US Marines to Arrive in Norway in First for New Unit
In an interview with Military.com this month, Maj. Gen. Niel Nelson, commander of Marine Corps Forces Europe and Africa, said the new deployment will be known as Marine Rotational Force Europe -- and the first troops arriving as part of the rotation will be a reinforced infantry company from Lejeune's 1st Battalion, 2nd Marines.
The Marine Corps first confirmed to Military.com in October that it was working with the Norwegian government to make arrangements for the force, which will train in Norway and elsewhere in Europe and serve as a measure of assurance and support for allies on the continent.
Norway shares a small border with Russia in the northeast, and many have speculated that the move, which comes as an Army brigade also moves into Western Europe, will serve in part as a deterrent and show of strength in the face of Russian saber-rattling.
Nelson said he views the deployment from a much more practical perspective.
"We've been going to Norway for 25 years. So I don't really know what the hype is about," he said. "We're just doing our job, from a more economical standpoint. I don't put a lot of stock in people pointing back-and-forth."
Having a small full-time presence in Norway will save on the costs of flying troops to the region every year for cold-weather exercises, Nelson said. It will also pave the way for much more intense cold-weather training, and for longer periods of time. This is a goal that Marine leaders have cited as the Corps seeks to diversify training that has been largely focused on desert environments for the last decade-and-a-half.
"By putting Marines in Norway and above the Arctic circle for 30-60 days at a time, that's a whole different environment," Nelson said. "You not only learn to survive, you are surviving. It's a harsh environment; it takes a lot of tough lessons and we reinforce that by the length of time."
Marines arriving this week for the first six-month deployment of Marine Rotational Force Europe will spend the first two weeks at the barracks prepared for them in Vaernes, Norway, where temperatures currently are fairly mild, ranging from 25 to 45 degrees Fahrenheit. Then they will travel above the Arctic circle to Porsangermoen, Norway, where temperatures average in the single digits in January. Soon after, the Marines will participate with British and Norwegian troops in Joint Viking, one of the largest military exercises in the region.
Later in the rotation, Nelson said, the Marines will spend time in the Baltic states, participating in warmer weather exercises.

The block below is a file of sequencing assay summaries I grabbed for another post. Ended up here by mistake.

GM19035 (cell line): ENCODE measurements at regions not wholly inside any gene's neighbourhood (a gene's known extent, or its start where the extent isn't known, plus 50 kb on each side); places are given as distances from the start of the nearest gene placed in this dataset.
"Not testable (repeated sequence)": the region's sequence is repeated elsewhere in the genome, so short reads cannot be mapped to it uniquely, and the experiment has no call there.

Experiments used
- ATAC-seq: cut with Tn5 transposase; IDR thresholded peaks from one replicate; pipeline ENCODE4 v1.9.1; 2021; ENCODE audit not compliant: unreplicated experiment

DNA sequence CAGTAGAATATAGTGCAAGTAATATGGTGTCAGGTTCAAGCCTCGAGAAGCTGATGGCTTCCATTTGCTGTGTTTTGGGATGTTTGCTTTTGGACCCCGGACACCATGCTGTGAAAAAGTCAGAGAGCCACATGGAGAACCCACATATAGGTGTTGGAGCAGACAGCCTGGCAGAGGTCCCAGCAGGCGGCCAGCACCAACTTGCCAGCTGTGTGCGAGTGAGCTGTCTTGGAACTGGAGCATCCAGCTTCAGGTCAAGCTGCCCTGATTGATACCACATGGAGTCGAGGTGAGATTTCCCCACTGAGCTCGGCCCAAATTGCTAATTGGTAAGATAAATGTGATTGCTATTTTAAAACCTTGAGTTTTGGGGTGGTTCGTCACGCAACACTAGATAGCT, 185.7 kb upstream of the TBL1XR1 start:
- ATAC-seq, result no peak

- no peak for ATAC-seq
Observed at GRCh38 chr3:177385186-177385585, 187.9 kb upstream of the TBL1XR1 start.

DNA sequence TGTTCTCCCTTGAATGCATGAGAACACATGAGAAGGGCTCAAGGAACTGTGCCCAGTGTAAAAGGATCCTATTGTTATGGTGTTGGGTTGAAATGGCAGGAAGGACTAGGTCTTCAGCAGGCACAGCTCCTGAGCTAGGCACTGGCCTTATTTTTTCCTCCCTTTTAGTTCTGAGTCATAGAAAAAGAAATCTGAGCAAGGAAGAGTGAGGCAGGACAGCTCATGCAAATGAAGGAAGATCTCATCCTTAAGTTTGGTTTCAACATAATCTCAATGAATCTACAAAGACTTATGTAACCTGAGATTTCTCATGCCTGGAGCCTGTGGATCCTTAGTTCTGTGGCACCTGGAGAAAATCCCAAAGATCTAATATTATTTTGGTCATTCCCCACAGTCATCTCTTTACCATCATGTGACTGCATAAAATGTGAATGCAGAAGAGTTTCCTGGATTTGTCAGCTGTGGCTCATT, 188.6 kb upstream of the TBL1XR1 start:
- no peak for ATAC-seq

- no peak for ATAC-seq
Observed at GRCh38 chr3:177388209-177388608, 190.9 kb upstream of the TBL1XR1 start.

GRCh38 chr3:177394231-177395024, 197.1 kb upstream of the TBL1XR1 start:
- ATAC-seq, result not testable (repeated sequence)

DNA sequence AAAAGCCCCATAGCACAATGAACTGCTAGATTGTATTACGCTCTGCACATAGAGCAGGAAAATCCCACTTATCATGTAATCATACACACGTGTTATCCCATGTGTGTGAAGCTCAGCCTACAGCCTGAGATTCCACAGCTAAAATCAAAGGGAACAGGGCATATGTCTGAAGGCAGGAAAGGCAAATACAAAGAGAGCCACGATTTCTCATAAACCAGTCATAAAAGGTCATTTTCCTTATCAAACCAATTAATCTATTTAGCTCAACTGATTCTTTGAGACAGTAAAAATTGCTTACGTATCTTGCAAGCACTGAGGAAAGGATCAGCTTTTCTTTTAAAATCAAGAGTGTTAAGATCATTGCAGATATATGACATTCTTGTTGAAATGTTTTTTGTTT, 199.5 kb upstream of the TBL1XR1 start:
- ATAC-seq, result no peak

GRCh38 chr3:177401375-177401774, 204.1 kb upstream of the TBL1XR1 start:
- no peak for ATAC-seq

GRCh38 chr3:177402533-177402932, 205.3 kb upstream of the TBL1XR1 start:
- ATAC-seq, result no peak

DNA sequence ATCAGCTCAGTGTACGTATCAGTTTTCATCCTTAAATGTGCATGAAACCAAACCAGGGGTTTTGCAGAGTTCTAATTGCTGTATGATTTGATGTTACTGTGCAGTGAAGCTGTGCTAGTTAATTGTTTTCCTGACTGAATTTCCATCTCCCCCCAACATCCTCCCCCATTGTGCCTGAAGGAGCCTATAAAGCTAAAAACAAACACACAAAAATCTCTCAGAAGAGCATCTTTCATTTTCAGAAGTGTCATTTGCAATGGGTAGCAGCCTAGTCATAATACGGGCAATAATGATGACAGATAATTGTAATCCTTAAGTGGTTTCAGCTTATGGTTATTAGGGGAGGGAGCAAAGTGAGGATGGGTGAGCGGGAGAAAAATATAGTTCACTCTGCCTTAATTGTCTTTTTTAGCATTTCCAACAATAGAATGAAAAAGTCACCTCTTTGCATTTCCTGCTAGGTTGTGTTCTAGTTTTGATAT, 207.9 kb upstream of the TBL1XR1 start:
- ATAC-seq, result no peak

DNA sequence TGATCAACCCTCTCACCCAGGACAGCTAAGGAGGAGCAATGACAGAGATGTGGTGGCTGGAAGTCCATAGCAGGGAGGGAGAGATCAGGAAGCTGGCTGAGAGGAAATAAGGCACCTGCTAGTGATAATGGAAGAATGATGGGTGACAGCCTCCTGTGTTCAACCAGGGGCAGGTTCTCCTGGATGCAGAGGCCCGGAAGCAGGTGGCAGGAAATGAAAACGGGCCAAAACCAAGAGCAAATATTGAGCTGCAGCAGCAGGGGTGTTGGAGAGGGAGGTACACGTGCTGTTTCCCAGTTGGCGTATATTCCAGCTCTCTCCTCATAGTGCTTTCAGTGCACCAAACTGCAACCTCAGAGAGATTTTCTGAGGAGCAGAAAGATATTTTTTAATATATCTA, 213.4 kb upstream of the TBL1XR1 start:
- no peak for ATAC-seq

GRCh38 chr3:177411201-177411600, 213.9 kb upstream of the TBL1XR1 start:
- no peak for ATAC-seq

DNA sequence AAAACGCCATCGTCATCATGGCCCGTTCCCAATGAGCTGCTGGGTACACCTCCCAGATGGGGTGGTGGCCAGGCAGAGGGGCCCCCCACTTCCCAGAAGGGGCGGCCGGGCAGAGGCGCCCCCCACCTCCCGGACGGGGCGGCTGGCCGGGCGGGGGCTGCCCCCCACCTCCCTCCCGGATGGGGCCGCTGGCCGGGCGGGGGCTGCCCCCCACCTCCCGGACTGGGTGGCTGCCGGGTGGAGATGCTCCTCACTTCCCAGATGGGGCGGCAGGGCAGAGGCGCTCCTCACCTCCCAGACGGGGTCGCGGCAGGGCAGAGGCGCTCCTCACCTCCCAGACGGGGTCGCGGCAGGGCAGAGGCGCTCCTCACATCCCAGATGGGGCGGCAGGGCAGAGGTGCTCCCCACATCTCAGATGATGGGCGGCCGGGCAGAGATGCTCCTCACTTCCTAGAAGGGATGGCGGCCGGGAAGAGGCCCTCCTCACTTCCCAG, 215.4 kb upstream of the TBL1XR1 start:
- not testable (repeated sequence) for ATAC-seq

The Marine Corps and the Norwegian government have agreed on a one-year trial period for the deployment strategy, including two Marine rotations, Nelson said. If the concept is approved on a long-term basis, the deployments will either begin or end with the grueling cold-weather training evolutions, depending on the time of year, he added.
For joint exercises, the leathernecks will take advantage of state-of-the-art Marine Corps vehicles and equipment stored in climate-controlled caves in Trondheim, neighboring their headquarters at Vaernes air station. Part of the long-running Marine Corps Prepositioning Program, the caves house thousands of items, ranging from tanks to generators.
"For every exercise that comes up, we will sign out a level of that equipment, use it for the exercise and return it to the maintainers. And the maintainers will fix it and put it back in there," Nelson said. "We're just tapping into something that's worked well for Marine expeditionary units."
While the Marine Corps has developed and deployed two separate crisis response task forces focused on Europe and the Middle East since 2012, the Norway force is not inherently designed for crisis response. Unlike the two task forces, it lacks built-in aviation elements.
But Nelson said the unit would be ready if called upon to respond to any emerging crisis in Europe.
"I believe that if a crisis was to happen and we needed to use that unit, we would task organize that unit to do crisis, any crisis," he said. There's a lot of things that can go wrong -- natural disasters other maladies that require support -- whether it comes from the NATO nations or the U.S. to contribute. If I'm asked to contribute, I would certainly look at this unit as a capability that can go."
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